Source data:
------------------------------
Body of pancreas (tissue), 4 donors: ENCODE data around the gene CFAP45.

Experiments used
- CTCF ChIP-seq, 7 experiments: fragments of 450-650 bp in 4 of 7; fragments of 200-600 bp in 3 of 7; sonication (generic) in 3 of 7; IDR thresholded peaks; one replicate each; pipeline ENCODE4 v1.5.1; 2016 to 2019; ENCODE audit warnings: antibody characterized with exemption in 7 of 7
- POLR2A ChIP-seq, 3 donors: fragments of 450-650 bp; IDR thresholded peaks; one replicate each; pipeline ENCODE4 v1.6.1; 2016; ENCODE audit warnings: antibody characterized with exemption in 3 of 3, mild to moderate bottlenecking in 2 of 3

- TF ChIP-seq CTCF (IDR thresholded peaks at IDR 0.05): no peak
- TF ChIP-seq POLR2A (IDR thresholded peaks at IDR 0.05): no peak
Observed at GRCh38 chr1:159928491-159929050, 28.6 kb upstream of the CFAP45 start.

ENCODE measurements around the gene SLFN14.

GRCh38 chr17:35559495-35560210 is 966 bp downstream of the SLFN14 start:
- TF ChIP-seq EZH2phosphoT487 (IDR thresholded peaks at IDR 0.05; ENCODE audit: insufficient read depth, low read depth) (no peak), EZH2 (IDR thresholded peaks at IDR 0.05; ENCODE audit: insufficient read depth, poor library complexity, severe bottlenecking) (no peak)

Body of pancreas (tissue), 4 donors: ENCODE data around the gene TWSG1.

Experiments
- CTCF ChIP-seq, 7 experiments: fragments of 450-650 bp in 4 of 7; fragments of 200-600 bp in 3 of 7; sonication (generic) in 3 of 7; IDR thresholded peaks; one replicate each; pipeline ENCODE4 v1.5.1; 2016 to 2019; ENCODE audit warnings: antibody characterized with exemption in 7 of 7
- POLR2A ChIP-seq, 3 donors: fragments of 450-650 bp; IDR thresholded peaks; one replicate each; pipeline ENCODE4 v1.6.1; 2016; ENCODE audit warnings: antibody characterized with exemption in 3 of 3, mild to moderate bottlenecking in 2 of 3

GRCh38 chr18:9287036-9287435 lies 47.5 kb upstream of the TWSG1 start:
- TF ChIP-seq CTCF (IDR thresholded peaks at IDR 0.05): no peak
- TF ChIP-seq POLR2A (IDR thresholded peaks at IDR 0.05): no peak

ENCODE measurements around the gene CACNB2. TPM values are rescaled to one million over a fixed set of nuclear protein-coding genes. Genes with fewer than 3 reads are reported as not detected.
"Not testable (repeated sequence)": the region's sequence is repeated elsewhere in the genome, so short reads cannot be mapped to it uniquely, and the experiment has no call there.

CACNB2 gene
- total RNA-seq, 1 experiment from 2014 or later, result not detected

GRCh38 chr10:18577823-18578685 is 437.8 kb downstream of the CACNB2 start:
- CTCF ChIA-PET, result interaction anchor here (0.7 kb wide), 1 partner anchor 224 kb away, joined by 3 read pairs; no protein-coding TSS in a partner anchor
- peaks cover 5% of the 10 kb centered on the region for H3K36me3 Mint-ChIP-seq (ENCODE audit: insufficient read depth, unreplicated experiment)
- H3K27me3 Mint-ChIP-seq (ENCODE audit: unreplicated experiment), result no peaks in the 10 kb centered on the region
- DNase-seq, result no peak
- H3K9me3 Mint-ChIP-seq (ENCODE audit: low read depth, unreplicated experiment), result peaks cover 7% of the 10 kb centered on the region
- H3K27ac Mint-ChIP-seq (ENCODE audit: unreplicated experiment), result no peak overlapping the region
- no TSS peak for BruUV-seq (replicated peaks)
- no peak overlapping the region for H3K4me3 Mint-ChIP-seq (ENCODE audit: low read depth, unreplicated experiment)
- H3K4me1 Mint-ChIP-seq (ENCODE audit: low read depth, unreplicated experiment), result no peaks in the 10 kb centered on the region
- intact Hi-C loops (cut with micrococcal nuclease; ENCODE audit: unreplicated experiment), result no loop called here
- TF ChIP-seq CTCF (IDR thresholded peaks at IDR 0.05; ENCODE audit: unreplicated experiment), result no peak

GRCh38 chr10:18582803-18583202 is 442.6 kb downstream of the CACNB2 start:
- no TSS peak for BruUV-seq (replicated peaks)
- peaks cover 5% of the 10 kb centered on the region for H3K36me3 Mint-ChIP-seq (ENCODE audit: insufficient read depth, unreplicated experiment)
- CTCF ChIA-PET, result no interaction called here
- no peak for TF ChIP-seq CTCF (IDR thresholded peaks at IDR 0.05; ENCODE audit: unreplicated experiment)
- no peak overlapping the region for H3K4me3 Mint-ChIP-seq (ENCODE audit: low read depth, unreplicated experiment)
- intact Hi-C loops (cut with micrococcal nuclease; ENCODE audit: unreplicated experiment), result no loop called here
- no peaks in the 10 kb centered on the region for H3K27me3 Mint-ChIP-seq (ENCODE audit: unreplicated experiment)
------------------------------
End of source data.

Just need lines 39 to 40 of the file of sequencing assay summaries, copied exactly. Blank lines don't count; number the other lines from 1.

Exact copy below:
- no peak overlapping the region for H3K4me3 Mint-ChIP-seq (ENCODE audit: low read depth, unreplicated experiment)
- intact Hi-C loops (cut with micrococcal nuclease; ENCODE audit: unreplicated experiment), result no loop called here